Top 10 Reasons You Must Leverage Purpose To Build Your Brand

Simon Mainwaring

There is no shortage of reasons to rise to the challenge of leveraging your brand’s resources and reach to address the many social challenges we face, from climate change, to environmental degradation, to loss of biodiversity, and beyond. But any sober assessment of whether this is likely to happen must account for the realities that businesses face, whether it’s pressure from Wall Street, a competitive landscape crowded with incumbents and newcomers, or the significant challenge of simply surviving in an increasingly complex and fast-changing business landscape. Fortunately, a conspiracy of shifts in culture, technology, and demographics now means that business is truly incentivized to lead with its purpose and to build its brand by making a positive impact on the world. Here are 10 reasons why:

  1. Consumers prefer caring brands: According to the 2015 Meaningful Brands report from Havas Media, a meaningful brand has a 46% higher “share of wallet” – defined as how much a person spends on a particular product – than a low-scoring brand. In addition, the top 25 meaningful brands outperform the stock market by 133%.
  1. Being meaningful to consumers drives sales: As consumers become ever more aware of the compounding social crises our societies and planet face, they are looking to brands to make a difference that is meaningful in their lives. Here are five charts based on the Havas Media Report that show how meaningful brand actions impact consumer purchasing decisions around the world.
  1. Socially responsible brands outperform others: Unilever is just one of the many global brands now reporting the accelerated growth of socially responsible brands. Paul Polman, CEO of Unilever, went so far as to assert that such brands “accounted for half of our growth in 2014 and grew at twice the rate of all the rest of the business,” according to Reuters.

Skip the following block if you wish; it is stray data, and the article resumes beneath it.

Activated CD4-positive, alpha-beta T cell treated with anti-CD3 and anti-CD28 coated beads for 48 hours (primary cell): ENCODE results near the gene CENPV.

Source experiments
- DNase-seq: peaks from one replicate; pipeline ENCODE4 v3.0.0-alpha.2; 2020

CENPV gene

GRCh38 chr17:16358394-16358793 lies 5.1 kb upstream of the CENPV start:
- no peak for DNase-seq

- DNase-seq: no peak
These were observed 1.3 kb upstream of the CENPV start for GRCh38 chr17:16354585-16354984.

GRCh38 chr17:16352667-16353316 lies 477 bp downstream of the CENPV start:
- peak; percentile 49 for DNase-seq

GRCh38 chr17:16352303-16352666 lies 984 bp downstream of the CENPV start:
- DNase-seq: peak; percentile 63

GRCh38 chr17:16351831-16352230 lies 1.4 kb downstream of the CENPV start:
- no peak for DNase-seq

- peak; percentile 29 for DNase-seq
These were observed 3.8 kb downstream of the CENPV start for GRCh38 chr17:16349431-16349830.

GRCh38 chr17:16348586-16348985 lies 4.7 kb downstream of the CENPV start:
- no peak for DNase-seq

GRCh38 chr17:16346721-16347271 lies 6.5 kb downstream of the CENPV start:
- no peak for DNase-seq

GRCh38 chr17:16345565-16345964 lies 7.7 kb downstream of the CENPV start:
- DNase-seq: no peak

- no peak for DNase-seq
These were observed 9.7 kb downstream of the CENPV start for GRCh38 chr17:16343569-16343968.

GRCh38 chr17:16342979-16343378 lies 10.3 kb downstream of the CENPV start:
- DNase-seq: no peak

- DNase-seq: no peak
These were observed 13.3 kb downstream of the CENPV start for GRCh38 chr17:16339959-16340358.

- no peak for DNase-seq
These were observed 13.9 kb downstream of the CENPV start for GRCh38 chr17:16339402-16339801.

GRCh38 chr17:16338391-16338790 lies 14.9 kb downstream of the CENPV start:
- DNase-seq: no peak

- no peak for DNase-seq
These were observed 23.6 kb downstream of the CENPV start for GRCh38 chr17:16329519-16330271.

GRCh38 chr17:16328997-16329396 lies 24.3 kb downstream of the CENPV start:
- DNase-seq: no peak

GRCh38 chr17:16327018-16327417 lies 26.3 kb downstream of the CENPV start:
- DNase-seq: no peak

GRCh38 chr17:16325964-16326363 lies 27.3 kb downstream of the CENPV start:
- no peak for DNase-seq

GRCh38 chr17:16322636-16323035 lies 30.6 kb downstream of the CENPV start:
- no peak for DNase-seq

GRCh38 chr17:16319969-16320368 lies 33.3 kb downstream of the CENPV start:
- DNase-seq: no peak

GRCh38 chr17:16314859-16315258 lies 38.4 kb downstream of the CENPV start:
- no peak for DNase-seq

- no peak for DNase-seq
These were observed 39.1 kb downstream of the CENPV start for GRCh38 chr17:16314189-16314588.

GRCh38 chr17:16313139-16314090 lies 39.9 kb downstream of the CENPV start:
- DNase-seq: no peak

1. Socially responsible brands are top of mind: According to this year’s Good Must Grow survey, when asked to provide the name of a socially responsible organization, consumers are now more likely to name for-profit companies, rather than nonprofits. The top three companies were Toms, Whole Foods, and Microsoft, but the top 20 companies listed below reveal the growing importance of purpose in brand awareness of for-profit companies.

Image credit: 2015 Good Must Grow survey

  1. Your employees aren’t that into your company: According to Gallup’s, State of the American Workforce report, over 70% of American employees are not engaged at work. Gallup goes on to explain that the root of the problem is that these employees are not emotionally connected to their companies. This is where purpose can play a powerful role by aligning employees and the company around shared values.
  1. Purpose builds brand trust: According to Edelman’s 2015 Trust Barometer report, the contribution of a brand towards the greater good plays a defining role in whether that company is trusted more or less. As indicated in the chart below, brand trust has a direct impact on consumer-purchasing decisions, which ultimately will determine the profitability and growth of a company.
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Image credit: Edelman Trust Barometer Report

  1. Purpose elevates category leadership: As we have seen with well-known CEOs such as Elon Musk, Howard Schultz, and Paul Polman, the purpose of a brand serves as a powerful platform from which leadership can speak to cultural issues that transcend the products, services, or category of any one company. Howard Schultz’s dialogue around issues as far-ranging as gridlock in Congress, boycotting political campaign donations, same-sex marriage, post-traumatic stress disorder, online employee education, and most recently racism, have kept the Starbucks brand top of mind and allowed it to become a force that shapes culture in-line with its core values and vision.